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Duke Again Accepting Applicants for Family Medicine Residency

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Duke Health News 919-660-1306

DURHAM, N.C. -- Duke University Medical Center's Family
Medicine Residency Program is accepting applicants again for a
new class that will begin in July 2008.

The program, which stopped accepting applicants in May 2006,
has been redesigned to reflect a more team-based approach that
focuses on chronic care as well as preventive care, said Brian
Halstater, M.D., program director and assistant professor.

"This is a paradigm shift," said Lloyd Michener, Chairman of
the Department of Community & Family Medicine. "The program
is now designed to meet the needs of the people we serve, and
to prepare physicians for leadership roles promoting health in
their communities."

With a limited number of academic medical centers offering a
family medicine residency program, there has been great
interest in how Duke would redevelop its own curriculum.
Leadership in the medical center firmly supports the changes
made to educating family medicine residents, said Victor J.
Dzau, M.D., Chancellor for Health Affairs and President and CEO
of Duke University Health System.

"This is a new model for training our family medicine
doctors," Dzau said. "It will take our residents out into the
communities more and prepare them to provide excellent care for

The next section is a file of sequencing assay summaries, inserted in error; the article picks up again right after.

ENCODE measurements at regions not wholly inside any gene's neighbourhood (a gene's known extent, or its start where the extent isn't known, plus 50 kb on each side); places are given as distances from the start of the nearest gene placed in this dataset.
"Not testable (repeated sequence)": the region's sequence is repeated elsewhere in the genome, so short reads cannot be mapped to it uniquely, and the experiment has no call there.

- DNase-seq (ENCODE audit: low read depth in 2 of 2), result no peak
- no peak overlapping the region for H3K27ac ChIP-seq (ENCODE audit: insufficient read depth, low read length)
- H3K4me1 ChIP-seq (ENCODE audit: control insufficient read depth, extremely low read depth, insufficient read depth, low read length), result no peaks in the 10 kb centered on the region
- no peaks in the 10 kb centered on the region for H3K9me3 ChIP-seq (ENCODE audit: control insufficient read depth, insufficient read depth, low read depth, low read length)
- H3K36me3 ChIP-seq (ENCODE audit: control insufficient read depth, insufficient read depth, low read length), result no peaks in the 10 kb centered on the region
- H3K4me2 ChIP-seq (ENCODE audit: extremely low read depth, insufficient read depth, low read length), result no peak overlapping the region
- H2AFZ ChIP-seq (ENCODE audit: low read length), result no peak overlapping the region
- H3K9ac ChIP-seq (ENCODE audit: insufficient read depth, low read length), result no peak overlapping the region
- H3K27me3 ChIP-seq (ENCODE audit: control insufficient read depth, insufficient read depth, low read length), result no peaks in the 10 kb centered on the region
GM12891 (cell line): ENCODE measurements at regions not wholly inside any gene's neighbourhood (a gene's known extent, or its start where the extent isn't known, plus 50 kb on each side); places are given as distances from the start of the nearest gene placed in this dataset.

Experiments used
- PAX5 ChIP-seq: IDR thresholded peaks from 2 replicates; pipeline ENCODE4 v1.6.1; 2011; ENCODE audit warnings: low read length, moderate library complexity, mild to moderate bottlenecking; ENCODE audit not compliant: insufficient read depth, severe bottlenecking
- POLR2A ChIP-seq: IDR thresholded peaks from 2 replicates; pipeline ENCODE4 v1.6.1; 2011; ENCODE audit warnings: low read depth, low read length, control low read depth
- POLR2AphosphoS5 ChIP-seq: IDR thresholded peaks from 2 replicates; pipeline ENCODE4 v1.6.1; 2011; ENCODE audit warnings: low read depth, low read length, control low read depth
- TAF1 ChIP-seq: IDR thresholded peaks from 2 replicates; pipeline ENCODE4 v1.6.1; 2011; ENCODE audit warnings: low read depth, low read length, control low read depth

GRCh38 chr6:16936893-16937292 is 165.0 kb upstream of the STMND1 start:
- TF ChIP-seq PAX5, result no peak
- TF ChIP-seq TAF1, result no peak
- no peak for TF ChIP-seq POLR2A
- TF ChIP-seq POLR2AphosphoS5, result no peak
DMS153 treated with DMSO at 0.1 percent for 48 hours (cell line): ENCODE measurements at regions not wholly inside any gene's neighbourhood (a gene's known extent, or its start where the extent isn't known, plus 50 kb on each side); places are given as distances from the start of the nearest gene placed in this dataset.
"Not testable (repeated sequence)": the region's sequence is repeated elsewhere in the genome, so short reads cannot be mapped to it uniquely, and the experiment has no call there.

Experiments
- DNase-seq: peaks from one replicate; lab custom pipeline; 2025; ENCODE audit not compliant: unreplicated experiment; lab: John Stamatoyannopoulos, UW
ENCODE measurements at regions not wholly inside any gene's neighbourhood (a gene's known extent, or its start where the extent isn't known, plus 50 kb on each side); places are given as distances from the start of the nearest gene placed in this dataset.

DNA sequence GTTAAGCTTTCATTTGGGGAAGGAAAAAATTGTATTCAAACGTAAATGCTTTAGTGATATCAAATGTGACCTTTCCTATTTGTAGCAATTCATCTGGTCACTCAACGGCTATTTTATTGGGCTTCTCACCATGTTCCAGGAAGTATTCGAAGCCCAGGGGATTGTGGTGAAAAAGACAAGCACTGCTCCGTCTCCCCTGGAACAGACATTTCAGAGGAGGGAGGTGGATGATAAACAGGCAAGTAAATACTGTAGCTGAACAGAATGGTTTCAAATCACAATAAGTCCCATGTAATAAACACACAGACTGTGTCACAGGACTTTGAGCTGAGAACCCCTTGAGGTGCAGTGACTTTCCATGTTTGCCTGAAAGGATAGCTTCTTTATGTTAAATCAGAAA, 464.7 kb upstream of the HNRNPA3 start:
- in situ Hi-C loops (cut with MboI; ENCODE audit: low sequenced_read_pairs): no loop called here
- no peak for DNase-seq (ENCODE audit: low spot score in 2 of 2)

chronic illness while also being able to practice preventive
care."

Academic medicine leaders, led by Jordan J. Cohen, M.D.,
president emeritus of the Association of American Medical
Colleges
, met in April to discuss Duke's new residency
program and offer input on how the curriculum should be
structured. The result was support for a program that will
create a new type of family physician.

"I am very impressed with the forward-looking plan for
Duke's new residency program in family medicine," said Cohen.
"It is well designed to prepare both primary care practitioners
and future leaders in medicine."

Residents in Duke's program will now focus on being
ambulatory specialists who use a team approach with other
caregivers to manage chronic disease and reduce health
disparities in diverse communities. The experience residents
will receive is very similar to that of a practicing family
physician, as it will include daily office hours starting in
the second year. In addition, instead of spending minimal time
in a community setting, residents will be there daily during
the second and third years of training, resulting in 320 hours
of clinic experience in the community.

Under the previous residency model, residents spent almost
40 percent of their training in an inpatient setting. As part
of the shift toward more preventive care, this time has been
cut roughly in half to 23 percent.

Duke will also set itself apart from other programs with a
fourth-year fellowship for a master's degree is clinical
leadership. Students can choose to remain for an additional
year to receive this training that will help them to identify
the specific needs of the communities in which they practice
and figure out the best ways to deliver that care, Halstater
said.

"We're not just training residents to open up a private
practice in a small town," Halstater said. "We're giving them
the tools to be excellent clinicians and to become leaders in
medicine and in their communities -- their focus is now keeping
people healthy, not just healing them once they're already
ill."

The new residency format will be successful, he said,
because it will help Duke's family medicine residents match
with needs of both the urban and suburban settings, bringing
highly trained doctors to these communities.

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